May 11th, 2011
April 6th, 2011
March 18th, 2011
Article transcribed from the Stars and Stripes, Saturday, April 21, 1945, page 4, and printed in the Bulletin of the California Central Coast Genealogical Society 6 (February 1973): 30.
“Kept Mother’s Body 33 Years.”
Washington (ANS)—Police inspecting the deserted home of Mrs. Mary Eva Woodward, 77, who died Sunday, discovered in a back room and propped on 2 boxes, a sealed, glass-topped coffin containing the body of Mrs. Woodward’s mother, who died 33 years ago.
The body of the older woman was clad in a high-necked gray dress with tight sleeves. It was in a remarkable state of preservation, Coroner A. Magruder McDonald said, apparently some unusual embalming method having been used.
Police assume from the identical names of the two women that they had married men of the same name. But detectives were unable to say where or when the elder Mrs. Woodward had died. Statistical records both in Wilkinsburg, Pa., and in St. Louis showed that a woman named Mary E. Woodward died in 1912.
Mrs. Hattie Hay Quinter, a neighbor of the younger, Mrs. Woodward, said she had told her that the mother’s body had been sent to Egypt to be preserved permanently by a “mummifier,” and that it was returned and buried near Boston about 24 years ago.
The daughter then began worrying about her mother’s last wish “that they never be separated,” Mrs. Quinter related, so the body was exhumed, shipped here and enshrined in a room beside the rocker that had been the elder woman’s favorite chair.
“Every afternoon,” Mrs. Quinter said, “the daughter would sit in the rocker and commune with her mother’s spirit.”
The daughter, a graduate of Wellesley, wrote books on genealogy and ceramics. She was also prominent in the Washington branch of the Daughters of the American Revolution.
Linda Woodward Geiger
March 14th, 2011
Columbian Museum & Savannah Advertiser, Savannah, Georgia, 7 June 1796. [original spelling preserved]
Salem [Massachusetts], May 10
By Captain Jacob Crowninshield, lately arrived at the port, from Calcutta, we are informed, that in December last, he saw there Mr. David Woodward, formerly mate of the ship America of Boston, Capt. Hubbuard who about two years since, sailed from Batavia for Manilla. In passing thro the streights of Macasser, Mr. Woodward, with six men, went in the long boar on board a country ship, to get some provisions–in returning they were separated from their ship by a squall, and given over as lost. They were captured by the Malays, and kept in a most cruel slavery for more than a year, being constantly at hard labour in cleaning rice, and th[e] natives often times whipping them for sport. They at last made their escape in a prow, to a Dutch settlement at Massacer, from whence they took passage to Batavia. Mr. Woodward now commands a county ship in Bengal and his friends may rest assured [he] is in good health and happy prospects. The boats crew (except for one man who was killed by the natives, are now dispersed in different European settlements in India–Their names are William Giddings of Salem, John Cole, Archibald Melish, and two others, whose names cannot be recalled, all Americans.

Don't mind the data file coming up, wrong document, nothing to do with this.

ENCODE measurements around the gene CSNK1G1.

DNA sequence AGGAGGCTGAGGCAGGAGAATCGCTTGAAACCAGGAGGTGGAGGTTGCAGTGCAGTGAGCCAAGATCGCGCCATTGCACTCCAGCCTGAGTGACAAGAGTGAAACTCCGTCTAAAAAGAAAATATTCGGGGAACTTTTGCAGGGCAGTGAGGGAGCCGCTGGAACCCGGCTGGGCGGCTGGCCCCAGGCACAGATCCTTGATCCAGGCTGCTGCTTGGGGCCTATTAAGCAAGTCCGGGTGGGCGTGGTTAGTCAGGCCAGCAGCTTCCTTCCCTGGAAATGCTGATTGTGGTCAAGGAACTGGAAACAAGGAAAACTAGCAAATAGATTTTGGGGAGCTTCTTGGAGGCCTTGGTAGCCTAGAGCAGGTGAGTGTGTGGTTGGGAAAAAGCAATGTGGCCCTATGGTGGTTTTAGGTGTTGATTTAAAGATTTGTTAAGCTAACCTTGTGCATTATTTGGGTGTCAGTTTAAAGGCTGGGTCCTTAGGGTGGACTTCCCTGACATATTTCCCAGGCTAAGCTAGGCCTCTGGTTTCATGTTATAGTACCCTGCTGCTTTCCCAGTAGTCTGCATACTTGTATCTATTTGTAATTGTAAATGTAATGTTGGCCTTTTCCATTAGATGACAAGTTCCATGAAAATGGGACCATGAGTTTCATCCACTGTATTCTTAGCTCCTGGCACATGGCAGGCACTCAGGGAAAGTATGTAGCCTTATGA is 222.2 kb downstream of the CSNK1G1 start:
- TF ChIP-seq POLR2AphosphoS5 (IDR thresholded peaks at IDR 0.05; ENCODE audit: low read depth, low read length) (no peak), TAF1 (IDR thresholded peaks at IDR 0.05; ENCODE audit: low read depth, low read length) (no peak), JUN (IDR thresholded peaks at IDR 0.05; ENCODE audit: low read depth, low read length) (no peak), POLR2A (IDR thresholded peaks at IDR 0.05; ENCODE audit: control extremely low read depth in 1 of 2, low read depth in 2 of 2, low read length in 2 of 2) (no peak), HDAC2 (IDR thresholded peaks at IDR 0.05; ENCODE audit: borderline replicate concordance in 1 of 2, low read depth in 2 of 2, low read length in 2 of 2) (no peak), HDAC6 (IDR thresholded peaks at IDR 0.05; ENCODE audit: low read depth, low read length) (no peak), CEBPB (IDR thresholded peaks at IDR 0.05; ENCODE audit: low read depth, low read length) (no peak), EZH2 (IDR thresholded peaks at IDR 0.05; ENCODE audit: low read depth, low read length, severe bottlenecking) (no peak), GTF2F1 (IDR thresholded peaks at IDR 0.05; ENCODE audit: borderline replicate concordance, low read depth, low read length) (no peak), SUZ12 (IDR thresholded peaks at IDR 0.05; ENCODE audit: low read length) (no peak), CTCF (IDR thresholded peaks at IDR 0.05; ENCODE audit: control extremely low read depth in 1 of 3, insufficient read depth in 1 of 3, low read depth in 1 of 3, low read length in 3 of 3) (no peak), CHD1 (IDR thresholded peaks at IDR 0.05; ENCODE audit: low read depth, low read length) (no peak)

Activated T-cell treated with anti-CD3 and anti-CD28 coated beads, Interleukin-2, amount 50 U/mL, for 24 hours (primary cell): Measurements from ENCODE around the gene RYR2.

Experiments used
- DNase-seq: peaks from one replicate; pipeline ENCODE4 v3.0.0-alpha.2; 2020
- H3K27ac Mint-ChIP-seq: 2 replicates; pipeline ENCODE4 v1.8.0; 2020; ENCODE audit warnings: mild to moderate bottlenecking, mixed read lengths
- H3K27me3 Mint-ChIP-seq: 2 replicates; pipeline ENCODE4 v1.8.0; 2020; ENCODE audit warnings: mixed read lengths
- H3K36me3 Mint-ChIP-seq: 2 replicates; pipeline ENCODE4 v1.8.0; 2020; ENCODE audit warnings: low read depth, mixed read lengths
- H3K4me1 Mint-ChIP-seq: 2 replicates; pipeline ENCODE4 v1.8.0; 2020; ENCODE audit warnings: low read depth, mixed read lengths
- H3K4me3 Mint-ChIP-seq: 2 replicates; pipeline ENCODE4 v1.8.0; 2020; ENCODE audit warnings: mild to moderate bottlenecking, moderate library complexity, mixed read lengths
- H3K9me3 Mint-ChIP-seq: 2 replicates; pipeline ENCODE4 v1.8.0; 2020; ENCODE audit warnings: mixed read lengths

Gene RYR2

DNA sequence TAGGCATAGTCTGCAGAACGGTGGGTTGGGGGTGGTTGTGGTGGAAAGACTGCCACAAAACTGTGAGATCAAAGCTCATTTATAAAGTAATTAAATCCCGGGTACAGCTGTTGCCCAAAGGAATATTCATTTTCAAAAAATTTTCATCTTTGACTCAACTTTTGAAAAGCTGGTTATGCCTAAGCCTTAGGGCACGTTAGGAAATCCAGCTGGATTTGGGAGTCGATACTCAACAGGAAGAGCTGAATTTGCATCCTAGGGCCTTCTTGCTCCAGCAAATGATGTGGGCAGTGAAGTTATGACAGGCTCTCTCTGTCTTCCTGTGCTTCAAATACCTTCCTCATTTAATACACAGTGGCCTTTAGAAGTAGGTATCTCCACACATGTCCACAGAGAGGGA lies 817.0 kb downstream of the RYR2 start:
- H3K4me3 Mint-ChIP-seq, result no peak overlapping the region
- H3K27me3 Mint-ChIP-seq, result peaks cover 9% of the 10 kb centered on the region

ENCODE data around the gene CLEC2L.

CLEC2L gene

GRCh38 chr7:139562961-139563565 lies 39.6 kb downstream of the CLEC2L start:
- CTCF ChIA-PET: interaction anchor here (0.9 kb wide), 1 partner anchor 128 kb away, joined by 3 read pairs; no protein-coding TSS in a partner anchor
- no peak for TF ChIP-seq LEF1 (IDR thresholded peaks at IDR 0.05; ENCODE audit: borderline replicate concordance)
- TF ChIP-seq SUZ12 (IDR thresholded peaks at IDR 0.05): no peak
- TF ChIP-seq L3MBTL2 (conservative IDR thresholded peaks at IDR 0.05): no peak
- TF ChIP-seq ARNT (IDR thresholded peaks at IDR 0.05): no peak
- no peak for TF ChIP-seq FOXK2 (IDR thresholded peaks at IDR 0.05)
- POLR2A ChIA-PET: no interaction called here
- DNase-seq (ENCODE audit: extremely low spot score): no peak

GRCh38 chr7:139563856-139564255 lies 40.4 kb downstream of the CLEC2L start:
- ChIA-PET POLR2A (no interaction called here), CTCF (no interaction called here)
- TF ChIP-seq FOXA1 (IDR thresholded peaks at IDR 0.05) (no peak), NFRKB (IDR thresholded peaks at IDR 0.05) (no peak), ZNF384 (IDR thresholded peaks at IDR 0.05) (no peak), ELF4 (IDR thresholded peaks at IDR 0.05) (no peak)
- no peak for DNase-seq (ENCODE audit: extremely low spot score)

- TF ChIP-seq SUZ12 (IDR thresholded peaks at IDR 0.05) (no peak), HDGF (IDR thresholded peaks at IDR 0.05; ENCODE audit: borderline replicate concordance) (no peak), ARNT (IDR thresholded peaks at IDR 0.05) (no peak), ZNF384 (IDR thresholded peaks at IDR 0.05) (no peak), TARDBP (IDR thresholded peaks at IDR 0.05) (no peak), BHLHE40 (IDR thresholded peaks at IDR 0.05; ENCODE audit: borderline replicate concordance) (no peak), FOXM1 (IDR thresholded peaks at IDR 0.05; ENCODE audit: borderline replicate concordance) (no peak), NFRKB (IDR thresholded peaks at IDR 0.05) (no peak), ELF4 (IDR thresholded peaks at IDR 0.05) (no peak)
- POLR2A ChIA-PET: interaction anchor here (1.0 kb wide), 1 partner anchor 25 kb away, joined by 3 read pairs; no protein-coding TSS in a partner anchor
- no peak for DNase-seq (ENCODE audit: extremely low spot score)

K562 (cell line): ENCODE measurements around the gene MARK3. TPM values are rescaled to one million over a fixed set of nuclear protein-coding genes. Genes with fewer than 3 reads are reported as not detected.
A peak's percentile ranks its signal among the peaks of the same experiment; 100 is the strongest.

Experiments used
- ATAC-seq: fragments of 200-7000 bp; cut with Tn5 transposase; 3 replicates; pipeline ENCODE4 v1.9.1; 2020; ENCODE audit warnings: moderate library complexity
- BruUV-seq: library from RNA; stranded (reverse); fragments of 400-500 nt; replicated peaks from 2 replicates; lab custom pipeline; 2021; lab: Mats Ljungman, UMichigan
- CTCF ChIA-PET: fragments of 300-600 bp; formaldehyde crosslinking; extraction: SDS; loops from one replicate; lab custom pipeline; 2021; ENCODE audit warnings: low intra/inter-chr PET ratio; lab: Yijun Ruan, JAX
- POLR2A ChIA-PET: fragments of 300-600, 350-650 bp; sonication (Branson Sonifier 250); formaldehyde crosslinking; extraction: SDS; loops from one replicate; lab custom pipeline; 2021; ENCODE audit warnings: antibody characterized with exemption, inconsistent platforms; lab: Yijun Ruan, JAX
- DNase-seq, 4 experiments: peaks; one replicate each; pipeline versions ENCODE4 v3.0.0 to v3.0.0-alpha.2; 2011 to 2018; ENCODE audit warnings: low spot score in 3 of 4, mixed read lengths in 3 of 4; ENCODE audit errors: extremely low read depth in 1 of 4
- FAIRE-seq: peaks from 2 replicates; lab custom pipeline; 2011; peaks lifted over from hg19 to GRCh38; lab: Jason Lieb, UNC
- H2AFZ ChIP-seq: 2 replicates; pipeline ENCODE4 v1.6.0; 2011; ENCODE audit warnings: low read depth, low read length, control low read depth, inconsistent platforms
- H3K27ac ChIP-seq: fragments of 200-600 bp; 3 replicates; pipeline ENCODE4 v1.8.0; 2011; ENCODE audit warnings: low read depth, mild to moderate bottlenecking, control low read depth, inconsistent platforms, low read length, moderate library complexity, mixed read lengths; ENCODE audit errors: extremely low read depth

Copyright. Linda Woodward Geiger. All Rights Reserved.
March 6th, 2011
Woodard, Ernest T.
“Woody” – Age 84 of Hendersonville. Passed away March 6, 2008. Mr. Woodard served in the Army in World War II in the 398th Anti-Aircraft Artillery Gun Crew, 14th Armored Division, attached to the 3rd Army European Theater, which was responsible for shooting down 43 enemy aircraft in a two-day period. He was a member of the Al Menah Shrine Temple, the Jere Baxter Lodge for 50 years, VFW, American Legion and The Hundred Club of Nashville. He worked at Cooper and Martin for 20 years and founded Woody’s Restaurant in 1953. He was preceded in death by his parents, Fred and Elsie Woodard; brothers, Charles and Bradford Woodard; sisters Ava Doris Givins, Shirley Pratt and Agnes Richardson. He is survived by his wife of 65 years, Eloise S. Woodard; daughter, Brenda (Buddy) Carr; sons, Ernest T. “Butch” (Sandra Woodard, Jr. and Paul Dwight Woodard; grandchildren, Cheryl (Jimmy) Douglas, Eric Woodard, Landan Woodard, Bryant (Vanessa) Woodard, Chuch Woodard and Duane (Amy) Woodard; nine great grandchildren. Grandson will serve as Active Pallbearers. Honorary Pallbearers will be Max Torlay, J.D. Vandercook, Bob Barker, Soony Weatherford, Jim Sloan, Bill Pass, Bob Cole, Gene Hoffman, Early Riley and the Round Table at Woody’s Restaurant. Funeral services will be conducted on Monday, March 10, 2008 from the Chapel of Hendersonville Funeral Home at 10 a.m. with Pastor Roger Thaxton officiating. Interment will follow at Spring Hill Cemetery in Nashville, TN with Military Honors. In lieu of flowers, memorial donations may be made to the Shriner’s Children Hospital ro St. Jude’s Children Hospital. The family will receive friends on Sunday, March 9, 2008 from 2-4 and 6-8 p.m. at Hendersonville Funeral Home, 353 Eat Main Street, Hendersonville, TN (615) 824-3855